Wrather had a vision for the retelling of the story, and he felt that the profile of the character would be devalued by Moore's continuing to appear in costume, as he had done for many years entertaining children in hospitals and appearing at county and state fairs. Also, he did not want audiences to believe that the aging Moore would reprise his role as the Lone Ranger. The producers obtained a court injunction barring Moore from appearing in public with his trademark black mask. He was also permitted to sign autographs only as "The Masked Man." Moore responded by changing his costume slightly and replacing the mask with similar-looking wraparound sunglasses, and by cross-litigating against Wrather. The suit was eventually dismissed.[23]

“I thought that was really kind of nasty and unnecessary,” said Christopher Lloyd. “Nothing Moore was doing was really interfering with the film. I thought that was kind of terrible.”[17]

Release[edit]

The film was to have been released by AFD. However that company shut down in February 1981 after a series of unsuccessful films, particularly Raise the Titanic (film), and the film would be released by Universal, along with other Grade movies like On Golden Pond and The Great Muppet Caper.[24] This resulted in the release of the film being pushed back. Spilsbury refused to do any publicity for the film.[25]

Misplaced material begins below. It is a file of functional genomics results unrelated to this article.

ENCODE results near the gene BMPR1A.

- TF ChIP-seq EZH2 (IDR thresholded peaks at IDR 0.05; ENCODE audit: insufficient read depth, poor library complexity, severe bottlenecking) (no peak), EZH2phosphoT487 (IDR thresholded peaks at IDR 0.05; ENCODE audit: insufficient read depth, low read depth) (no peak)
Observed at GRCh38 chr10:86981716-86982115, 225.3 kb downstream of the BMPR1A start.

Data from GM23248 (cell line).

Jack Wrather was good friends with Ronald and Nancy Reagan and the Reagans were to attend the premiere. Due to an assassination attempt on Reagan's life in March 1981, they did not but Reagan sent a tape record of congratulations to be played at the premiere.[26]

Reception[edit]

Box office[edit]

The film was released in 1981 to massive negative publicity fueled by the above controversy and was one over a 1,000 screens. The opening week was considered a disaster, making only $4 million.[3] The film ultimately grossed just $12 million against its $18 million budget. Other contributing factors were the lack of public interest in Westerns by the 1980s and alterations to some fundamental elements of the Lone Ranger's character, such as his trademark silver bullets being made into magical talismans in the movie instead of mere symbolism.[27]

Lew Grade, who invested in the movie, had managed to sell it to TV for $7.5 million, and also to HBO.[28]

Marvin Starger claimed the film cost $13 million rather than the reported $18 million but said with advertising and prints costing $10 million the film lost $10 million.[4] Fraker never directed again and Spilsbury never acted again.[17]

Critical[edit]